ImmunityBio has received approval from the South Africa Health Products Regulatory Authority (SAHPRA) to assess its dual-antigen T-cell vaccine for Covid-19 in Phase I/II/III South Africa Sisonke T-Cell Universal Boost clinical trial.

The trial is scheduled to commence in the third quarter of this year to evaluate the safety, efficacy and immunogenicity of the hAd5 viral-vector vaccine.

It will study the Spike (S) plus Nucleocapsid (N) vaccine as a booster in healthcare workers who previously received an S-only vaccine.

ImmunityBio’s vaccine is designed to target S and N proteins of SARS-CoV-2 to elicit B and T cell memory against these antigens. It also potentially offers durable immunity against the virus.

The vaccine leverages a second-generation hAd5 platform, which could induce immune responses to SARS-CoV-2 in people who are Ad-immune, indicating that individuals can take the vaccine several times, based on the requirement.

Furthermore, the vaccine is available as a subcutaneous (SC) injection, sublingual (SL) drops, intranasal spray and a room-temperature-stable oral capsule, allowing various routes of administration.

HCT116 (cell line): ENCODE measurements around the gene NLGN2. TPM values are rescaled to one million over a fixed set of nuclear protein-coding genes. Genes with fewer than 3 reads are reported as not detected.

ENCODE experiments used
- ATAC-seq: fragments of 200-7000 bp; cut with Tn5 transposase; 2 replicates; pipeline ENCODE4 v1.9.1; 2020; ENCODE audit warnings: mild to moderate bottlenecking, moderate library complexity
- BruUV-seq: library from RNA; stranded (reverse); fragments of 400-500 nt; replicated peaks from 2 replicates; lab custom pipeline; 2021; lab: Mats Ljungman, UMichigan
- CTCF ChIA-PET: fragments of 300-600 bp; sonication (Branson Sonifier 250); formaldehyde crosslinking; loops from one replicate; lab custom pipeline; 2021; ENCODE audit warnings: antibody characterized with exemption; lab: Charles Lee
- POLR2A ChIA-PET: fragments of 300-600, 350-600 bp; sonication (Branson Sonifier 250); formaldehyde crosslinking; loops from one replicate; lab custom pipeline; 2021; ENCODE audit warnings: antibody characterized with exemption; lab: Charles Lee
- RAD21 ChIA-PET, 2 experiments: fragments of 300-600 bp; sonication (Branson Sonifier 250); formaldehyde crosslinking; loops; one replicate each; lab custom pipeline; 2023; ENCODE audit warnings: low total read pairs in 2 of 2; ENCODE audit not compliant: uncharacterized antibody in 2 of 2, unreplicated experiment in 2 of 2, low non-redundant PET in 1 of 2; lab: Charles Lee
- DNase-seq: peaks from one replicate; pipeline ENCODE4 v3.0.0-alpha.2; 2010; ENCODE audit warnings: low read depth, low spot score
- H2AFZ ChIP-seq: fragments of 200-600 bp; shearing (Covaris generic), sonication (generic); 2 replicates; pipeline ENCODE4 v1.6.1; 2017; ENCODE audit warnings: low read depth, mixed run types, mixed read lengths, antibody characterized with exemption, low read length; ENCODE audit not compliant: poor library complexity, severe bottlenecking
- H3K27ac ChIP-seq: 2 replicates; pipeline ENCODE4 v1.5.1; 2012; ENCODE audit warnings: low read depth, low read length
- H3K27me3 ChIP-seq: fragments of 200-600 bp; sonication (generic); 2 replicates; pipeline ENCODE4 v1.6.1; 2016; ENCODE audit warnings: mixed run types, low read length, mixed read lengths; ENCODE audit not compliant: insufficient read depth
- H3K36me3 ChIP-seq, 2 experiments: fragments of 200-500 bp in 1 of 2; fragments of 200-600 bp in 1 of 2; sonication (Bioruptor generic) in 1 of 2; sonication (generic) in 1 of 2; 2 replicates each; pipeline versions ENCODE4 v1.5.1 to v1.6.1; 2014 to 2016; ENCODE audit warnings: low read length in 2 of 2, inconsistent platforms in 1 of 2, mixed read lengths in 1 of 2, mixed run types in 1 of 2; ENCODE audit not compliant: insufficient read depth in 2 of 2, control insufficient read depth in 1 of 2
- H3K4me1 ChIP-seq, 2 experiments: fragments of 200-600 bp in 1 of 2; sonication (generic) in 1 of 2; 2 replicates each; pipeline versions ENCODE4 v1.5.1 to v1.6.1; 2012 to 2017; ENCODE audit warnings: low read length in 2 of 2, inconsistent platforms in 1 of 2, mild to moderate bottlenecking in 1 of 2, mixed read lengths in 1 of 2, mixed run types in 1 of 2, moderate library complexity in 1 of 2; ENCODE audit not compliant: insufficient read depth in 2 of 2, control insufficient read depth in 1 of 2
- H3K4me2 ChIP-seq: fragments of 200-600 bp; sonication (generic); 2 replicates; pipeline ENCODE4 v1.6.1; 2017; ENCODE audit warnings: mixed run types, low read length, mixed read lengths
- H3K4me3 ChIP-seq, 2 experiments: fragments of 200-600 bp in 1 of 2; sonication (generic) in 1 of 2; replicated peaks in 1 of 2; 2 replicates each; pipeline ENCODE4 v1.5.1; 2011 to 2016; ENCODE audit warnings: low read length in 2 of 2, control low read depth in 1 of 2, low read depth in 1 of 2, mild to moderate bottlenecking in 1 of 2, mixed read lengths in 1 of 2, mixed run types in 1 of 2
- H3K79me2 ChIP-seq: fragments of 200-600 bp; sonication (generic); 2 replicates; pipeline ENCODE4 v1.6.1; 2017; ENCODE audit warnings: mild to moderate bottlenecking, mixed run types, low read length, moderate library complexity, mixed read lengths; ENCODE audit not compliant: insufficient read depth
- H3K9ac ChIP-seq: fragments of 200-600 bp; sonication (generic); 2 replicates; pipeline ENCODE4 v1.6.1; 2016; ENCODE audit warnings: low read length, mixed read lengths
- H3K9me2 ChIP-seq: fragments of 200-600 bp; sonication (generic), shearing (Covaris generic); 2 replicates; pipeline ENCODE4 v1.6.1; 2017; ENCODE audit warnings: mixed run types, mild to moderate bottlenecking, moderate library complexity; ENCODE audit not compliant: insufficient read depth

The Phase I/II/III trial is intended to test the ability of the T-cell-based vaccine to prevent breakthrough Covid-19 infections by the Delta variant in healthcare workers who previously received inoculation.

With its vaccine, the company aims to offer more protection and durable immunity to the different SARS-CoV-2 variants and third-wave infections that South Africa and other countries are presently fighting.

A combination of SC and SL formulations of the vaccine will be assessed during the trial to potentially protect with a single shot and subsequent droplets placed under the tongue.

ImmunityBio chief operating officer Leonard Sender said: “We are encouraged by the preliminary safety findings in our ongoing Phase I studies in both the US and South Africa.

“In addition, our US data show that just a single prime subcutaneous vaccination with our Covid-19 vaccine candidate induces a ten-fold increase in T cell response – equivalent to T cell responses from patients previously infected with SARS-CoV-2.”

In April 2021, the company reported initial data from the Phase I trial of the vaccine, which stimulated the T cell reactive to vaccine-delivered S and N protein antigens in healthy subjects.